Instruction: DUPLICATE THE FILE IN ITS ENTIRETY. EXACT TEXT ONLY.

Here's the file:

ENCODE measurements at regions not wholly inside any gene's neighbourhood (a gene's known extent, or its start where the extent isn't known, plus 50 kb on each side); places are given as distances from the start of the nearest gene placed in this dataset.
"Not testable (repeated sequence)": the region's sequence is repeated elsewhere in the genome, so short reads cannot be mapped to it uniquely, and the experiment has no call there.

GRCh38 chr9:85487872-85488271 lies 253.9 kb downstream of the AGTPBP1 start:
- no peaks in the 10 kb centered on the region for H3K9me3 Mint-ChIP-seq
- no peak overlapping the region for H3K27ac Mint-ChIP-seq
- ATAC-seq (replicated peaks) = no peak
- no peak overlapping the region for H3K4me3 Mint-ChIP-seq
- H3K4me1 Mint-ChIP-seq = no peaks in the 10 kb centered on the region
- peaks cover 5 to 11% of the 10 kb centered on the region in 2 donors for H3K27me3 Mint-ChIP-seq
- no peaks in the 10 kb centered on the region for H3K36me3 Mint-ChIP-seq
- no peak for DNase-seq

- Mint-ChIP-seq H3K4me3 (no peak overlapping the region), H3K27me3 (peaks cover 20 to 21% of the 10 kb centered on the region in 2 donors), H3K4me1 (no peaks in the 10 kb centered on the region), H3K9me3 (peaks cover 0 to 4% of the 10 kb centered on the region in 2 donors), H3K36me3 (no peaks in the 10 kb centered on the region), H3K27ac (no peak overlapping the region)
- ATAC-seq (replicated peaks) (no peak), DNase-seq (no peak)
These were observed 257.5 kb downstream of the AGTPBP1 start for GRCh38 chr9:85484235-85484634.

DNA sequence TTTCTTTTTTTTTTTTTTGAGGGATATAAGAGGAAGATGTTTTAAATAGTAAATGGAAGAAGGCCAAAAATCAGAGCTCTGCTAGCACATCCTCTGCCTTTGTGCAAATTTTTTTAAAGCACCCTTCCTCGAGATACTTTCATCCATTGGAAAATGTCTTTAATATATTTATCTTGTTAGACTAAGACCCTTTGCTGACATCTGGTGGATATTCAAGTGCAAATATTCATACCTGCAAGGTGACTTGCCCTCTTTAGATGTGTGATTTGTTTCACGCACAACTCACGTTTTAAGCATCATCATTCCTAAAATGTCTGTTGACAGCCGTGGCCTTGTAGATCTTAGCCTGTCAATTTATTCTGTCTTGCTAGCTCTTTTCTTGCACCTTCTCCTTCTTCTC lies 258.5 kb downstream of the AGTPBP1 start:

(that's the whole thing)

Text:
ENCODE measurements at regions not wholly inside any gene's neighbourhood (a gene's known extent, or its start where the extent isn't known, plus 50 kb on each side); places are given as distances from the start of the nearest gene placed in this dataset.
"Not testable (repeated sequence)": the region's sequence is repeated elsewhere in the genome, so short reads cannot be mapped to it uniquely, and the experiment has no call there.

GRCh38 chr9:85487872-85488271 lies 253.9 kb downstream of the AGTPBP1 start:
- no peaks in the 10 kb centered on the region for H3K9me3 Mint-ChIP-seq
- no peak overlapping the region for H3K27ac Mint-ChIP-seq
- ATAC-seq (replicated peaks) = no peak
- no peak overlapping the region for H3K4me3 Mint-ChIP-seq
- H3K4me1 Mint-ChIP-seq = no peaks in the 10 kb centered on the region
- peaks cover 5 to 11% of the 10 kb centered on the region in 2 donors for H3K27me3 Mint-ChIP-seq
- no peaks in the 10 kb centered on the region for H3K36me3 Mint-ChIP-seq
- no peak for DNase-seq

- Mint-ChIP-seq H3K4me3 (no peak overlapping the region), H3K27me3 (peaks cover 20 to 21% of the 10 kb centered on the region in 2 donors), H3K4me1 (no peaks in the 10 kb centered on the region), H3K9me3 (peaks cover 0 to 4% of the 10 kb centered on the region in 2 donors), H3K36me3 (no peaks in the 10 kb centered on the region), H3K27ac (no peak overlapping the region)
- ATAC-seq (replicated peaks) (no peak), DNase-seq (no peak)
These were observed 257.5 kb downstream of the AGTPBP1 start for GRCh38 chr9:85484235-85484634.

DNA sequence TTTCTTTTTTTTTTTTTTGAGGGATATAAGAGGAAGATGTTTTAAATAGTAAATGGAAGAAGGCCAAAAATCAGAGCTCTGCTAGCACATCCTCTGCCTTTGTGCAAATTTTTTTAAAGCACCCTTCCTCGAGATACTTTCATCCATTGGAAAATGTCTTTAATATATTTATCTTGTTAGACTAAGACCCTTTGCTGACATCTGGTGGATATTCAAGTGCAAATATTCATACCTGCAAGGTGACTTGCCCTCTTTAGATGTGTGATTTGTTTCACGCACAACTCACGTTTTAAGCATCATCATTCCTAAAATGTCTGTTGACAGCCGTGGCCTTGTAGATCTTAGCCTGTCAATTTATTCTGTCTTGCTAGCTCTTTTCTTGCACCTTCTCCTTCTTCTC lies 258.5 kb downstream of the AGTPBP1 start: